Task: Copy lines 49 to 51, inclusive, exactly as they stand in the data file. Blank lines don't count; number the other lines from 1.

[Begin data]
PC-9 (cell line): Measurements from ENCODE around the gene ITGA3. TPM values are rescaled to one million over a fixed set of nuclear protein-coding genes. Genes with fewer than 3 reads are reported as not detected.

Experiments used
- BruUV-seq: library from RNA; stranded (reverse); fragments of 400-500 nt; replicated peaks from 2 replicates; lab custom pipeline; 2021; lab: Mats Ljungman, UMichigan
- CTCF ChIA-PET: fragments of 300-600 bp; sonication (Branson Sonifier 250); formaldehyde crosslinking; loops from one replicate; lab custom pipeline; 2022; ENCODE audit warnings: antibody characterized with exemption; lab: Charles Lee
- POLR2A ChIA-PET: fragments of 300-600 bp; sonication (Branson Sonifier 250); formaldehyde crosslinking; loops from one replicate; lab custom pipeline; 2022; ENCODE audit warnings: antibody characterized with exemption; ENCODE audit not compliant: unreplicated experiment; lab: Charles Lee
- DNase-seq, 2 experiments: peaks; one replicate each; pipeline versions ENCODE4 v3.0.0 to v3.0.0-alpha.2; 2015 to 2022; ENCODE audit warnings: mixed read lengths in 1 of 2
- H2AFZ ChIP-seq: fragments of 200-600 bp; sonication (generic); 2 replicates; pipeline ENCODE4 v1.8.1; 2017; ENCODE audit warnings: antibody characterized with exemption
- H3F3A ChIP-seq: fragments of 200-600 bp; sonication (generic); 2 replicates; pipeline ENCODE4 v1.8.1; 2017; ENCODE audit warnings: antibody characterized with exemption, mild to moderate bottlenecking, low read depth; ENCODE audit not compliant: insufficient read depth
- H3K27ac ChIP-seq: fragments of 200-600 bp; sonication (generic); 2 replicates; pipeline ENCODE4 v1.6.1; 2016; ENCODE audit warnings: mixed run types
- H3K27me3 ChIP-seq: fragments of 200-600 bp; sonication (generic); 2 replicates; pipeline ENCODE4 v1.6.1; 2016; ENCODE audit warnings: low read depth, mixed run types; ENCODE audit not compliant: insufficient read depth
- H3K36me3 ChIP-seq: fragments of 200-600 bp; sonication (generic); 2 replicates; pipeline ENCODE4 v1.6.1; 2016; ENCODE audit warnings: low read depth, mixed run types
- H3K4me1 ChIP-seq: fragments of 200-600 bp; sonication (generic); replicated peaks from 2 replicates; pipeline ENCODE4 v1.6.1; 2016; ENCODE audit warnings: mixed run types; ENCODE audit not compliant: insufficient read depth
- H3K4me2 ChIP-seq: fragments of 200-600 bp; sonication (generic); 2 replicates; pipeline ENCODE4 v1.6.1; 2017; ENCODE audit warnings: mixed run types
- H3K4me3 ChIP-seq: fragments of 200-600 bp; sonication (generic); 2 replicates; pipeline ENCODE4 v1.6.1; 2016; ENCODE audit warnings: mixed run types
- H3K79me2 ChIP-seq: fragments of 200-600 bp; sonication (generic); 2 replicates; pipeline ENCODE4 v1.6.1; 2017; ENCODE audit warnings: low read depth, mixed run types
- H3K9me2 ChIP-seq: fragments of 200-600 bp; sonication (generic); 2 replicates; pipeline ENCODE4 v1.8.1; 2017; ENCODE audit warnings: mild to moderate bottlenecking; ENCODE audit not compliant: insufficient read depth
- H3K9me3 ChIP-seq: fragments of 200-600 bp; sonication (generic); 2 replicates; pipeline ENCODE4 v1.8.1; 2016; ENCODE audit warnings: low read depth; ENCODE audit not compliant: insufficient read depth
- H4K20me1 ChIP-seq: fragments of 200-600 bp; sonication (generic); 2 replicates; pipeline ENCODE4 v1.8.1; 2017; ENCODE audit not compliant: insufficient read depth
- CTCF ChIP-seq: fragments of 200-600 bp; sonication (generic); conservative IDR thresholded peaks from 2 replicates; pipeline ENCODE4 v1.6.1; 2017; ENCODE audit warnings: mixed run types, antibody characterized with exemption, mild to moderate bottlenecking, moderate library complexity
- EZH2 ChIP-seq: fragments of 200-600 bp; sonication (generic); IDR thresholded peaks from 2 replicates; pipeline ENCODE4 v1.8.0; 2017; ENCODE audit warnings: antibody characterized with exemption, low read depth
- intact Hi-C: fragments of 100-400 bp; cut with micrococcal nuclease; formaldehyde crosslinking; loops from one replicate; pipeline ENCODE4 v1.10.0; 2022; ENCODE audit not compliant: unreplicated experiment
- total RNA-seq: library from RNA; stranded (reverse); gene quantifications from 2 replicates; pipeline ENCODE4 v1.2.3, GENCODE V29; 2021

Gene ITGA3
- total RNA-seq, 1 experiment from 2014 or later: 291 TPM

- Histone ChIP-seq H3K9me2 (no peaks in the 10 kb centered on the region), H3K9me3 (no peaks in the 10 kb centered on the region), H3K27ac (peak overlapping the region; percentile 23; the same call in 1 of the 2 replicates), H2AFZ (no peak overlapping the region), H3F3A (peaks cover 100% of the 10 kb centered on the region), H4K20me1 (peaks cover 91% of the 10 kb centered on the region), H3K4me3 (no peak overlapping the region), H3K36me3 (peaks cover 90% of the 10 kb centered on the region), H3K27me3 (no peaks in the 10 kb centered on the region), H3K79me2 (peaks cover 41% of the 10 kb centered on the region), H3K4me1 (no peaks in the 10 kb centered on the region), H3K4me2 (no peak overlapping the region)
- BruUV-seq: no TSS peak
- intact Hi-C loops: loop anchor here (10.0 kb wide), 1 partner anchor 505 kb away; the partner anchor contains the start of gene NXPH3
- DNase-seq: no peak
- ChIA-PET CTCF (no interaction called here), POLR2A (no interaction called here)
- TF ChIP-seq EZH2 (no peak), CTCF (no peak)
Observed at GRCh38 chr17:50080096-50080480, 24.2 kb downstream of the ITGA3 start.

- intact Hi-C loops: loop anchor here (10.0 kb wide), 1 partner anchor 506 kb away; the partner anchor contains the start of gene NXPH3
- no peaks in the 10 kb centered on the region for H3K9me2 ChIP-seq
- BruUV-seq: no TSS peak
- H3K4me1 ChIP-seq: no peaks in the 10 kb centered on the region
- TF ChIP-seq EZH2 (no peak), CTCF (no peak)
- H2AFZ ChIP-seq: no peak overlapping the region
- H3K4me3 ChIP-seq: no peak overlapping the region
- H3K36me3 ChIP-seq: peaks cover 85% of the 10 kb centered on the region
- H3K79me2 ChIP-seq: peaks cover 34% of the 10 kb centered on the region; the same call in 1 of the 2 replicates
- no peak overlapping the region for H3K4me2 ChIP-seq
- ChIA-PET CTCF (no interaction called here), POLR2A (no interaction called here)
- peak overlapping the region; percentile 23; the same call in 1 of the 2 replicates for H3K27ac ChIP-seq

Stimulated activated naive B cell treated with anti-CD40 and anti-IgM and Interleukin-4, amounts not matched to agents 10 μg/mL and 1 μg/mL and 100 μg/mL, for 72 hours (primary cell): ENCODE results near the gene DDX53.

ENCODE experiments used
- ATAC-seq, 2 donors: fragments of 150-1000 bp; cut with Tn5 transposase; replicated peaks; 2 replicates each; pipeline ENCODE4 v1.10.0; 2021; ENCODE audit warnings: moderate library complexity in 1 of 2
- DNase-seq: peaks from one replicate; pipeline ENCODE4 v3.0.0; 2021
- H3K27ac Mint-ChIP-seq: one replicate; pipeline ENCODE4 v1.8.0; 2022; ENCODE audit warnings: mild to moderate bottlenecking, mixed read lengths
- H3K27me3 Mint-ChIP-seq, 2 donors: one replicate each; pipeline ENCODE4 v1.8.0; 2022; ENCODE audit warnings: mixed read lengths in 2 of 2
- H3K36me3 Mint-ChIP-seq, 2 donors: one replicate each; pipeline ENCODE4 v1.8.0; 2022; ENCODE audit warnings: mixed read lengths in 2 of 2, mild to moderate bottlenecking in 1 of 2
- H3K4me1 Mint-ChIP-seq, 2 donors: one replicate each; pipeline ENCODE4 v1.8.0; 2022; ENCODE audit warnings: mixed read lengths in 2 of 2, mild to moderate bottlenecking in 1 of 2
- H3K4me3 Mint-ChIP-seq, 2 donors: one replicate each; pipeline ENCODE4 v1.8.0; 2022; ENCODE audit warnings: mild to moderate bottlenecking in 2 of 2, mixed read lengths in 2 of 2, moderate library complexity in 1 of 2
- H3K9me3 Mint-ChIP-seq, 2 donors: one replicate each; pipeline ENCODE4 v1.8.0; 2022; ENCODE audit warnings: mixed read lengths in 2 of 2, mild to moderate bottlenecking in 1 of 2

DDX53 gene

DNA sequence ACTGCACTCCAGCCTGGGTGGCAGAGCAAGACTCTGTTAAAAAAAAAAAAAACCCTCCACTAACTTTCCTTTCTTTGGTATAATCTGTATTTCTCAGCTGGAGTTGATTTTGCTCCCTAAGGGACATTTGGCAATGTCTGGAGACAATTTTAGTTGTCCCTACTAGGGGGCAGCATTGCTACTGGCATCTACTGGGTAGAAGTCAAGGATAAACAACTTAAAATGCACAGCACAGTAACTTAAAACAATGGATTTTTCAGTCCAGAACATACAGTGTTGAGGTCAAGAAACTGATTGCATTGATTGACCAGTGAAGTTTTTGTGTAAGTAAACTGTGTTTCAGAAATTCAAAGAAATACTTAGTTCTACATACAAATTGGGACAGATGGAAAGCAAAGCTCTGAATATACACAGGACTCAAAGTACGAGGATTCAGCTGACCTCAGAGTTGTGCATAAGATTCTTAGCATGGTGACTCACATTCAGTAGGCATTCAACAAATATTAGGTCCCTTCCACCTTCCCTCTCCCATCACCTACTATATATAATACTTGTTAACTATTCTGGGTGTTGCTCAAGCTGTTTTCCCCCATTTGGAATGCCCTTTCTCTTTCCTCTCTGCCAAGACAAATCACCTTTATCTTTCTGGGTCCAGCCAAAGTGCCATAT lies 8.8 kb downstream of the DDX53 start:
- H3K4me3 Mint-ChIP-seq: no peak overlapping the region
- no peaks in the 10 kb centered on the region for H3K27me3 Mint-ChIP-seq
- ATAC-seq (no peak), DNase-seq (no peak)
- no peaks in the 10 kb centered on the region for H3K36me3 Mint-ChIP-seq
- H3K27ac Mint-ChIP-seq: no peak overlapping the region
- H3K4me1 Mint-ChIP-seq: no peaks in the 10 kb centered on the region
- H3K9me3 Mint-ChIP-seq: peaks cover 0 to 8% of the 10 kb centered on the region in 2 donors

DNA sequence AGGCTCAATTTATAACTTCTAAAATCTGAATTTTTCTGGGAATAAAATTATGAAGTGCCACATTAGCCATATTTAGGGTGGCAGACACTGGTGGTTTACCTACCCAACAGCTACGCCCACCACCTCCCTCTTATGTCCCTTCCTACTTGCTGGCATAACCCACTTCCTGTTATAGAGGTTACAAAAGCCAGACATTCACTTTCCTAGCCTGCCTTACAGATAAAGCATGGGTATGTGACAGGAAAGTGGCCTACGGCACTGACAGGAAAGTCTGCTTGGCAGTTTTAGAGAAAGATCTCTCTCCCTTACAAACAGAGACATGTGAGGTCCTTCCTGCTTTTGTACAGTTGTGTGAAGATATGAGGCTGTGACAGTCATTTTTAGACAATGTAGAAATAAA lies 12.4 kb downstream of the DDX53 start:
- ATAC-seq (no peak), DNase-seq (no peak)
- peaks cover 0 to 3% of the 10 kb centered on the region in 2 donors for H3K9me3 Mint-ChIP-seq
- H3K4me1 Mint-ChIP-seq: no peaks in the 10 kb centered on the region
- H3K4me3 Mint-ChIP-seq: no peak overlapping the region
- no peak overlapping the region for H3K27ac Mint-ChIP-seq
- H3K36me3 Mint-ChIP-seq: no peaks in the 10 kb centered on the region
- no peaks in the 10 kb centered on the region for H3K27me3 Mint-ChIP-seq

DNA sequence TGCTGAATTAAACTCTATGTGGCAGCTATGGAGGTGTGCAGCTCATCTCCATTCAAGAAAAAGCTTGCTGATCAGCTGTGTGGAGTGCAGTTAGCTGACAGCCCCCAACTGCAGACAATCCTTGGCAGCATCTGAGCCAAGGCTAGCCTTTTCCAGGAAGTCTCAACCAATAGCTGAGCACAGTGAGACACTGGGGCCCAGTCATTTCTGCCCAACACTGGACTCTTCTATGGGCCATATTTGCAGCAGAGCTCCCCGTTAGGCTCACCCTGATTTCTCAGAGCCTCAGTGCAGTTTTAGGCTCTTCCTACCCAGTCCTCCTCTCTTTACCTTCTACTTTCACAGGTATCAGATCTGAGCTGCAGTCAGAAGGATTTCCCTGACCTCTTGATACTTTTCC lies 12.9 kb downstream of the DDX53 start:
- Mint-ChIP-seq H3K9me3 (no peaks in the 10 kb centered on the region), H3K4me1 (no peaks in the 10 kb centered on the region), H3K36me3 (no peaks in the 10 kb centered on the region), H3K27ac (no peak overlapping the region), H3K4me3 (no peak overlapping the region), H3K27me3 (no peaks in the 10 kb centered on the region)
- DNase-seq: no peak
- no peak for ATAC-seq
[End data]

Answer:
- H3K27me3 Mint-ChIP-seq, 2 donors: one replicate each; pipeline ENCODE4 v1.8.0; 2022; ENCODE audit warnings: mixed read lengths in 2 of 2
- H3K36me3 Mint-ChIP-seq, 2 donors: one replicate each; pipeline ENCODE4 v1.8.0; 2022; ENCODE audit warnings: mixed read lengths in 2 of 2, mild to moderate bottlenecking in 1 of 2
- H3K4me1 Mint-ChIP-seq, 2 donors: one replicate each; pipeline ENCODE4 v1.8.0; 2022; ENCODE audit warnings: mixed read lengths in 2 of 2, mild to moderate bottlenecking in 1 of 2